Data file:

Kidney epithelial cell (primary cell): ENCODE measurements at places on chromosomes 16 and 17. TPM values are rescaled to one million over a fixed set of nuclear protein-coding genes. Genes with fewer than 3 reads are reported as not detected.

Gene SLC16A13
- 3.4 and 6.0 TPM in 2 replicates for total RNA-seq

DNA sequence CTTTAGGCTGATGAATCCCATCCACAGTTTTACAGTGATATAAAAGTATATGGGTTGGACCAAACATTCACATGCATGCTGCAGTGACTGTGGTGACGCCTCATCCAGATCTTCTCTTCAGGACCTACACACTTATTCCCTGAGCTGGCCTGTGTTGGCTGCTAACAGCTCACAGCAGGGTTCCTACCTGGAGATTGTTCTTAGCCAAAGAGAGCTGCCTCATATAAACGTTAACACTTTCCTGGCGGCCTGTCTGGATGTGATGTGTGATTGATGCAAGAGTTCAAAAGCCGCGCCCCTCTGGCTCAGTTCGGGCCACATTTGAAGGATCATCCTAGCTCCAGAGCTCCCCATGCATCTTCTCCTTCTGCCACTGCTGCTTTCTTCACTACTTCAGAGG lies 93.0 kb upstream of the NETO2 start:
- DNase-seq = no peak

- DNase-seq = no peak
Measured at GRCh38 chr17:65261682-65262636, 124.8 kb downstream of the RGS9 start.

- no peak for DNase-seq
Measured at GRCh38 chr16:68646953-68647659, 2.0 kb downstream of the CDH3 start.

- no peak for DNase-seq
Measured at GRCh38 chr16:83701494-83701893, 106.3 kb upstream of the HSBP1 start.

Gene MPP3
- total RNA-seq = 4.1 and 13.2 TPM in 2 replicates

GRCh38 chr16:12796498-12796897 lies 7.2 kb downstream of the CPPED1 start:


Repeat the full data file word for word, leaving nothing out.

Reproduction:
Kidney epithelial cell (primary cell): ENCODE measurements at places on chromosomes 16 and 17. TPM values are rescaled to one million over a fixed set of nuclear protein-coding genes. Genes with fewer than 3 reads are reported as not detected.

Gene SLC16A13
- 3.4 and 6.0 TPM in 2 replicates for total RNA-seq

DNA sequence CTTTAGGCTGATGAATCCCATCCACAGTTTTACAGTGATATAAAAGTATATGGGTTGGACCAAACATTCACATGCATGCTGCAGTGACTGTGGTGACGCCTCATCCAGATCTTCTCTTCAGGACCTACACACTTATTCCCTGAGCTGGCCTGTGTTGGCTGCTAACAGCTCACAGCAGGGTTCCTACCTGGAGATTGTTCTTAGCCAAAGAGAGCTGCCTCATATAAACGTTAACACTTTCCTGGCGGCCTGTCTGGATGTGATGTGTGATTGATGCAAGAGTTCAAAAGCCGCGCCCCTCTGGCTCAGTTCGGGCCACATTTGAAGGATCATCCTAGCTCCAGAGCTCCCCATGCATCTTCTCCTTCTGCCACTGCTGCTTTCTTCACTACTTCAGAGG lies 93.0 kb upstream of the NETO2 start:
- DNase-seq = no peak

- DNase-seq = no peak
Measured at GRCh38 chr17:65261682-65262636, 124.8 kb downstream of the RGS9 start.

- no peak for DNase-seq
Measured at GRCh38 chr16:68646953-68647659, 2.0 kb downstream of the CDH3 start.

- no peak for DNase-seq
Measured at GRCh38 chr16:83701494-83701893, 106.3 kb upstream of the HSBP1 start.

Gene MPP3
- total RNA-seq = 4.1 and 13.2 TPM in 2 replicates

GRCh38 chr16:12796498-12796897 lies 7.2 kb downstream of the CPPED1 start: